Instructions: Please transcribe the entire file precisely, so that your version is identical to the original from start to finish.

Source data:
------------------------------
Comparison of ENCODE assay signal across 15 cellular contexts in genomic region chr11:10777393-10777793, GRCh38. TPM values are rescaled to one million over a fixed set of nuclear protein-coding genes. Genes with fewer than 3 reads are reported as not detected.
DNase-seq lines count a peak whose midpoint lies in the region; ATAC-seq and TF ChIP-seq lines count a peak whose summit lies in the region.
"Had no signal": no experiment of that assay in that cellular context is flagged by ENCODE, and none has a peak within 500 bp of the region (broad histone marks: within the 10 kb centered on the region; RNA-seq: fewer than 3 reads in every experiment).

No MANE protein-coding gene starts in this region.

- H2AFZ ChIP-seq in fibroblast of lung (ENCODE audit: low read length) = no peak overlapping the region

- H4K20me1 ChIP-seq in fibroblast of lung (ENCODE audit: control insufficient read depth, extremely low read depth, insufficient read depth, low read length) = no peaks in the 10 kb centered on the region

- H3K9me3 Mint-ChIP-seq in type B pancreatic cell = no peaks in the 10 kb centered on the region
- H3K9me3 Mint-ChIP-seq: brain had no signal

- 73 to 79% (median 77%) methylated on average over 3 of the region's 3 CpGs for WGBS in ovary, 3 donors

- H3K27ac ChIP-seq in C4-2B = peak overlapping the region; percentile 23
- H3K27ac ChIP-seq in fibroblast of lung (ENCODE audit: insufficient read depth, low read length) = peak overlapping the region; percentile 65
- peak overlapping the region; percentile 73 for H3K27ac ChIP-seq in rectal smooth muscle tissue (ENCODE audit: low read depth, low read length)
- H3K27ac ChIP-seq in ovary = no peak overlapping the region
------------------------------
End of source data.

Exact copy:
Comparison of ENCODE assay signal across 15 cellular contexts in genomic region chr11:10777393-10777793, GRCh38. TPM values are rescaled to one million over a fixed set of nuclear protein-coding genes. Genes with fewer than 3 reads are reported as not detected.
DNase-seq lines count a peak whose midpoint lies in the region; ATAC-seq and TF ChIP-seq lines count a peak whose summit lies in the region.
"Had no signal": no experiment of that assay in that cellular context is flagged by ENCODE, and none has a peak within 500 bp of the region (broad histone marks: within the 10 kb centered on the region; RNA-seq: fewer than 3 reads in every experiment).

No MANE protein-coding gene starts in this region.

- H2AFZ ChIP-seq in fibroblast of lung (ENCODE audit: low read length) = no peak overlapping the region

- H4K20me1 ChIP-seq in fibroblast of lung (ENCODE audit: control insufficient read depth, extremely low read depth, insufficient read depth, low read length) = no peaks in the 10 kb centered on the region

- H3K9me3 Mint-ChIP-seq in type B pancreatic cell = no peaks in the 10 kb centered on the region
- H3K9me3 Mint-ChIP-seq: brain had no signal

- 73 to 79% (median 77%) methylated on average over 3 of the region's 3 CpGs for WGBS in ovary, 3 donors

- H3K27ac ChIP-seq in C4-2B = peak overlapping the region; percentile 23
- H3K27ac ChIP-seq in fibroblast of lung (ENCODE audit: insufficient read depth, low read length) = peak overlapping the region; percentile 65
- peak overlapping the region; percentile 73 for H3K27ac ChIP-seq in rectal smooth muscle tissue (ENCODE audit: low read depth, low read length)
- H3K27ac ChIP-seq in ovary = no peak overlapping the region